Jalasaya, aka: Jalāsaya, Jalashaya, Jala-ashaya, Jalaśaya, Jala-shaya; 4 Definition(s)
Jalasaya means something in Hinduism, Sanskrit, Buddhism, Pali, the history of ancient India, Marathi. If you want to know the exact meaning, history, etymology or English translation of this term then check out the descriptions on this page. Add your comment or reference to a book if you want to contribute to this summary article.
The Sanskrit term Jalaśaya can be transliterated into English as Jalasaya or Jalashaya, using the IAST transliteration scheme (?).
Languages of India and abroad
jalāsaya : ((jala + asaya), m.) a lake; an artificial tank.Source: BuddhaSasana: Concise Pali-English Dictionary
Pali is the language of the Tipiṭaka, which is the sacred canon of Theravāda Buddhism and contains much of the Buddha’s speech. Closeley related to Sanskrit, both languages are used interchangeably between religions.
jalāśaya (जलाशय).—m (S) A reservoir or collection of water;--as the ocean, a sea, lake, tank, pond, well, basin, trough.Source: DDSA: The Molesworth Marathi and English Dictionary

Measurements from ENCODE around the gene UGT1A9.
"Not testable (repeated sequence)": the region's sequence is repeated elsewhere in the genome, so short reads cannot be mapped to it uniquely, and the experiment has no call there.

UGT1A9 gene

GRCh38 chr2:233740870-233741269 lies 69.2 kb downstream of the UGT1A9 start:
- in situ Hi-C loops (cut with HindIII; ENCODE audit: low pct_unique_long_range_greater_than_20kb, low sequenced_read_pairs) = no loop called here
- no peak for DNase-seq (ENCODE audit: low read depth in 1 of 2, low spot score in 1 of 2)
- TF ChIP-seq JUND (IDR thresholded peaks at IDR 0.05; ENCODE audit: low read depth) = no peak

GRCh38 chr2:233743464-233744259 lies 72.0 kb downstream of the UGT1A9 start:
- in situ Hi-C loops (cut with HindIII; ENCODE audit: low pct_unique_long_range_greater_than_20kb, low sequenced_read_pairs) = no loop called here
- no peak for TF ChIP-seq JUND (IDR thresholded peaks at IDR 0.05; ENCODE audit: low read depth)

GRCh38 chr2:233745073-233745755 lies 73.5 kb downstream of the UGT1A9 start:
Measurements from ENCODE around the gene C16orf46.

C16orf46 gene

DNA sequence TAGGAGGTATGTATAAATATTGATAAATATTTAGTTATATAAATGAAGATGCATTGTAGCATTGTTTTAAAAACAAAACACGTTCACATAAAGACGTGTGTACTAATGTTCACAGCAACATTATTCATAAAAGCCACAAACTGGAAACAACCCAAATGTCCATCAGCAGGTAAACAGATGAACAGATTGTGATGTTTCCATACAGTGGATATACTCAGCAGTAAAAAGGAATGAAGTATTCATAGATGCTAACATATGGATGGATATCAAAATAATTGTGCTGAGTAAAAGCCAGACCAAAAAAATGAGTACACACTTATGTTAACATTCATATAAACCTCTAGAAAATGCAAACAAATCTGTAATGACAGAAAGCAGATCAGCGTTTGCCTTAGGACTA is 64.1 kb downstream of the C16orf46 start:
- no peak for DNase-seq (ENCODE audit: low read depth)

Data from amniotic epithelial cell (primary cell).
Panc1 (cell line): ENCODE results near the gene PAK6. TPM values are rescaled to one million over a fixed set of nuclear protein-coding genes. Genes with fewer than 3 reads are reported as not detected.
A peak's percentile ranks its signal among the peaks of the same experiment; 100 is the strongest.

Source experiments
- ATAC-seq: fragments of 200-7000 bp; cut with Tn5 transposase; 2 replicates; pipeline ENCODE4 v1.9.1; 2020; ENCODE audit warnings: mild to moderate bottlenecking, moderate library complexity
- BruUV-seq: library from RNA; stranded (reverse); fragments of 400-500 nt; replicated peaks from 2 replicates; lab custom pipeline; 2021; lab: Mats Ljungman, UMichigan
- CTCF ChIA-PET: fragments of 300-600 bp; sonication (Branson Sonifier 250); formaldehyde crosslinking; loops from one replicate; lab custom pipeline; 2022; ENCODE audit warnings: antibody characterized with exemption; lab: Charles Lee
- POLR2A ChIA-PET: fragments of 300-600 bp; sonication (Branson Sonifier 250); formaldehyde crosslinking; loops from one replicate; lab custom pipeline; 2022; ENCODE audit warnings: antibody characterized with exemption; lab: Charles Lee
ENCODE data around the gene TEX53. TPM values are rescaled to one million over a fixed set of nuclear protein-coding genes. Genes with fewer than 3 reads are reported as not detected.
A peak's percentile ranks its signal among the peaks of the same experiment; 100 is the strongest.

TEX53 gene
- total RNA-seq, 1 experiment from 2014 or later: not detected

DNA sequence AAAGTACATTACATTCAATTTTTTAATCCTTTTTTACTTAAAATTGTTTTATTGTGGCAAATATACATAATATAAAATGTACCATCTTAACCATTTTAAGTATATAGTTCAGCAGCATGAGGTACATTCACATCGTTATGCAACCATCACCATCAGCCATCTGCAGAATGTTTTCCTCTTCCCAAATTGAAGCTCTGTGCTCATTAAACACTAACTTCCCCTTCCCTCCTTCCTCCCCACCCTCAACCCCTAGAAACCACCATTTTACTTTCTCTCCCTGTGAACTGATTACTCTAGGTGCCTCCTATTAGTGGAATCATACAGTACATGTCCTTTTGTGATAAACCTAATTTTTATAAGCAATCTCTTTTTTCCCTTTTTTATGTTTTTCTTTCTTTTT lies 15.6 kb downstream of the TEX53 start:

jalāśaya (जलाशय).—m A collection of water.Source: DDSA: The Aryabhusan school dictionary, Marathi-English
Marathi is an Indo-European language having over 70 million native speakers people in (predominantly) Maharashtra India. Marathi, like many other Indo-Aryan languages, evolved from early forms of Prakrit, which itself is a subset of Sanskrit, one of the most ancient languages of the world.
1) resting or lying in water.
2) stupid, dull, apathetic. (-yaḥ) 1 a pond, lake, reservoir.
2) a fish.
3) the ocean.
4) the fragrant root of a plant (uśīra).
Jalāśaya is a Sanskrit compound consisting of the terms jala and āśaya (आशय).
--- OR ---
Jalaśaya (जलशय).—m. an epithet of Viṣṇu;
Derivable forms: jalaśayaḥ (जलशयः).
Jalaśaya is a Sanskrit compound consisting of the terms jala and śaya (शय). See also (synonyms): jalaśayana, jalaśāyin.Source: DDSA: The practical Sanskrit-English dictionary
Sanskrit, also spelled संस्कृतम् (saṃskṛtam), is an ancient language of India commonly seen as the grandmother of the Indo-European language family. Closely allied with Prakrit and Pali, Sanskrit is more exhaustive in both grammar and terms and has the most extensive collection of literature in the world, greatly surpassing its sister-languages Greek and Latin.
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Search found 1 books and stories containing Jalasaya, Jalāsaya, Jalashaya, Jala-ashaya, Jalaśaya or Jala-shaya. You can also click to the full overview containing English textual excerpts. Below are direct links for the most relevant articles: